Marital separation and divorce can be two of the most difficult events in an adult's life. Much stress comes from three sources:
Restructuring the family
For most couples with children, a divorce does not mean the end of a family. Instead, it means the family must restructure the way it handles household chores, family finances, parenting roles, and relationships with extended family and friends. This reorganization can create much stress.
Relationships with extended family and friends
Losing significant relationships, possessions and dreams
Everyone needs the love, security, closeness, and belonging that comes from relationships with others. Marriage is one of the most significant relationships. Its loss causes much of the stress and emotional turmoil of divorce.
Not all individuals experience loss with the same intensity, in the same way, or at the same time. Some people experience loss of closeness when they realize the relationship is ending. For others, the idea of separation can be overwhelming, and they hang onto the hope that the relationship can be saved.
Other losses resulting from separation and divorce undermine a person's sense of security and well-being. Although they do not realize it, many people become attached to a way of life, a home and possessions, pets, and daily contact with children.
Divorce is a crisis that affects a person's identity. Individuals no longer occupy the role of husband or wife. At the same time, they must rethink changes in their roles as parents, workers, and caretakers. People often are caught off guard by the need to reconsider questions such as "Who am I?" and "What do I want to do with my life?"
Detecting personal stress symptoms
People develop patterns of thought, feeling, and behavior that signal stress. If you are not aware of these patterns, you might ignore their signals. On the list below, check the responses you make to stressful situations.
Thoughts and feelings related to stress
Taking charge of your life
One way to reduce stress is to take charge of your life. Here are some suggestions for ways you can regain personal control.
Control your environment by
Slow down by
Control your anger by
Schedule recreation by
Understand yourself by
Remember, if your negative emotions begin to interfere with your role as a parent or employee, it may be helpful to seek support from a professional counselor or therapist.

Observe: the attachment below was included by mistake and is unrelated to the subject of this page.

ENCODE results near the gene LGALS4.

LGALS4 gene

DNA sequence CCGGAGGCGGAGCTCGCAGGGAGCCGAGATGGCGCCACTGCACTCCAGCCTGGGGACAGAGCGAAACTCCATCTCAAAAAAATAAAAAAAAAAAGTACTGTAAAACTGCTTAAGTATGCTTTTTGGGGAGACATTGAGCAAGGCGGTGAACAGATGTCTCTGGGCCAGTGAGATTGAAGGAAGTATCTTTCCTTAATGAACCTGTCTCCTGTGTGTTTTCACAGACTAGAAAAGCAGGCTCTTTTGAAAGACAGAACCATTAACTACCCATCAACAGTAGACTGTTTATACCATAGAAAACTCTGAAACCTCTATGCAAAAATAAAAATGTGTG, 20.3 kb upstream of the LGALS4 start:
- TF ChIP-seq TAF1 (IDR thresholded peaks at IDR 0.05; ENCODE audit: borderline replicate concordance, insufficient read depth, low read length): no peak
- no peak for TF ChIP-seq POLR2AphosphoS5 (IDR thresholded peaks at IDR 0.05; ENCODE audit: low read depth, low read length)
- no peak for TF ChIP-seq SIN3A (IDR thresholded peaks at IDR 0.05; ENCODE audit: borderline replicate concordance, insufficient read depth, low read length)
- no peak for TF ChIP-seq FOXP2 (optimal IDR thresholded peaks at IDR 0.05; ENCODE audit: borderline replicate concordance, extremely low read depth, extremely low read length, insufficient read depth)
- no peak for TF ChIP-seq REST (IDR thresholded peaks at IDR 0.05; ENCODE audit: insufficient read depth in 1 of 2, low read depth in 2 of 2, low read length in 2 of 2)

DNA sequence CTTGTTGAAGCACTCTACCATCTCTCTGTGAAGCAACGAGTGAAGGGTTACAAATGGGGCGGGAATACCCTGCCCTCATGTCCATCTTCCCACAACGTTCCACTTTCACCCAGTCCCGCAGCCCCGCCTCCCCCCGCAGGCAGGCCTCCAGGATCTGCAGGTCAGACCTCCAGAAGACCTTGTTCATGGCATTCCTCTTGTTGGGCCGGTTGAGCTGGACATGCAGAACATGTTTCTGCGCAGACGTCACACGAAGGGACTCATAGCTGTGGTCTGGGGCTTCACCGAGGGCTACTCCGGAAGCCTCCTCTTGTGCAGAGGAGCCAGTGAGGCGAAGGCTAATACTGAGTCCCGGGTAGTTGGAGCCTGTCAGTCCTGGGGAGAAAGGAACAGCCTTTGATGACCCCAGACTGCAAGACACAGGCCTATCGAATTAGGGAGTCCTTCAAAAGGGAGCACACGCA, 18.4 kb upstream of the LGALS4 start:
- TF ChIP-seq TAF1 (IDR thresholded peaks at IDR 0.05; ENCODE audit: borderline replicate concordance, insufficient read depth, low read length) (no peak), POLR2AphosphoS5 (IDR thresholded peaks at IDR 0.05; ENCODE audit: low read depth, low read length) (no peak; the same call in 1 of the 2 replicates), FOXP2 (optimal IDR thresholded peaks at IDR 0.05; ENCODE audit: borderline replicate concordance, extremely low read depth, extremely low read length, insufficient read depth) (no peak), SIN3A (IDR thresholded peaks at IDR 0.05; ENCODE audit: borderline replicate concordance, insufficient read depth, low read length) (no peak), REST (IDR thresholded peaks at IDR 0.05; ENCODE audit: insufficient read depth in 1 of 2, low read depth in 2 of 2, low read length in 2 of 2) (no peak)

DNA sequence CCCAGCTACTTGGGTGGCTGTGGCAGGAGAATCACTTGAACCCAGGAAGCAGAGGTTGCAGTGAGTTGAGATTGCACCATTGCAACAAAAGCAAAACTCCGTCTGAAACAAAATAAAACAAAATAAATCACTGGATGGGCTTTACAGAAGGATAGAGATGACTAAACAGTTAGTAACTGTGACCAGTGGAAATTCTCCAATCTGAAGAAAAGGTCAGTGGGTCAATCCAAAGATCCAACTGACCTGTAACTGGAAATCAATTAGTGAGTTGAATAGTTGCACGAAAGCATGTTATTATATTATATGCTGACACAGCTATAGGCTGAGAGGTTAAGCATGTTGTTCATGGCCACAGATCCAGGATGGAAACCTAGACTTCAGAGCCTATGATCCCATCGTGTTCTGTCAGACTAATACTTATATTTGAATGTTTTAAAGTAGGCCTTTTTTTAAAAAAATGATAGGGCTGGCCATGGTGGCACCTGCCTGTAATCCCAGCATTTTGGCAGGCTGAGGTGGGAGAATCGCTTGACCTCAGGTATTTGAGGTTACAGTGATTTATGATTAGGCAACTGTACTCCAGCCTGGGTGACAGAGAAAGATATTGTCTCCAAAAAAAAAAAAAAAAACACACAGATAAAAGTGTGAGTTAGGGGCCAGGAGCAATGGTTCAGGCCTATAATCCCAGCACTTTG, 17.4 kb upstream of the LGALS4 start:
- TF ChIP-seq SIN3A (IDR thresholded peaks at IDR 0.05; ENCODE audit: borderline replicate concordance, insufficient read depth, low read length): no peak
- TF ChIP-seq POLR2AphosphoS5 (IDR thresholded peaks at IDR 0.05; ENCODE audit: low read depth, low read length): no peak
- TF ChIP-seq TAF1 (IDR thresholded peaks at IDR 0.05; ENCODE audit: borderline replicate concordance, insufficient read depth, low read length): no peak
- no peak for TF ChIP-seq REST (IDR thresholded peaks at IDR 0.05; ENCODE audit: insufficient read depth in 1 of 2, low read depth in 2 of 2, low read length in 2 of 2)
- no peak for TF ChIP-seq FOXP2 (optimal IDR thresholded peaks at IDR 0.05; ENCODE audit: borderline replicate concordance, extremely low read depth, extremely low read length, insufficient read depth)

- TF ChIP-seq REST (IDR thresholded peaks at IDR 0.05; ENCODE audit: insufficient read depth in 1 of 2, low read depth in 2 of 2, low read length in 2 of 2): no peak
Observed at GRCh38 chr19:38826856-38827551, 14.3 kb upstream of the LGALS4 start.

Adjusting to divorce
Although individuals are different, most adults need two or three years to adapt to the changes separation and divorce bring. People who also encounter problems such as job loss or illness during this period need additional time for adjustment. For adults, this involves three basic tasks.
Task 1 - Accepting the divorce
Individuals must accept that the marriage is over and establish an identity that is not tied to their former spouse. For this to occur, the individual must be convinced that there is no use investing further in this relationship.
Former spouses must make peace with each other. This involves realizing that continued nastiness only creates more nastiness in return. Often this realization creates a more balanced view of the relationship. An individual able to forgive the former spouse for the marriage's end is able to appreciate what is good about that person.
Individuals also must recognize their part in the breakup. They must stop blaming their former spouses and examine honestly their own role in the relationship. Such self-examination includes
Task 2 - Balancing being a single person and a single parent
Individuals must establish sources of support for each of these roles. They need to begin feeling competent as a single person and as a single parent.
Task 3 - Establishing future-oriented instead of past-oriented goals
People who are adjusting well are ready to move on. They begin to have new hobbies or leisure activities, or enter into new dating relationships. In contrast, those not ready to move on may need more time to mourn the loss of a spouse. These individuals may not have exhausted their efforts to rekindle the relationship. They may not realize that the relationship is over.
A final note
Dealing with the stress and change from a separation or divorce is not easy. It helps to become familiar with your sources of stress and your style of coping. Take time to think about ways that you can take charge of your life by controlling your environment and your anger with positive coping skills.
Realize that adjusting to divorce takes time. Be sure to pat yourself on the back occasionally as you move forward in reestablishing your life. Baby steps toward adjustment can sometimes be as significant as giant steps. The important thing is to keep moving forward.
Family Life 3
Originally developed as Parenting Apart: Strategies for Effective Co-Parenting by M. Mulroy, R. Sabatelli, C. Malley, and R. Waldron (1995), University of Connecticut Cooperative Extension. Adapted with permission for use in Iowa by Lesia Oesterreich, ISU Extension family life specialist.
Editor: Jolene McCoy
Issued in furtherance of Cooperative Extension work, Acts of May 8 and June 30, 1914, in cooperation with the U.S. Department of Agriculture. Nolan R. Hartwig, interim director, Cooperative Extension Service, Iowa State University of Science and Technology, Ames, Iowa.
. . . and justice for all The Iowa Cooperative Extension Service's programs and policies are consistent with pertinent federal and state laws and regulations on nondiscrimination. Many materials can be made available in alternative formats for ADA clients.
PM-1637 / January 1996
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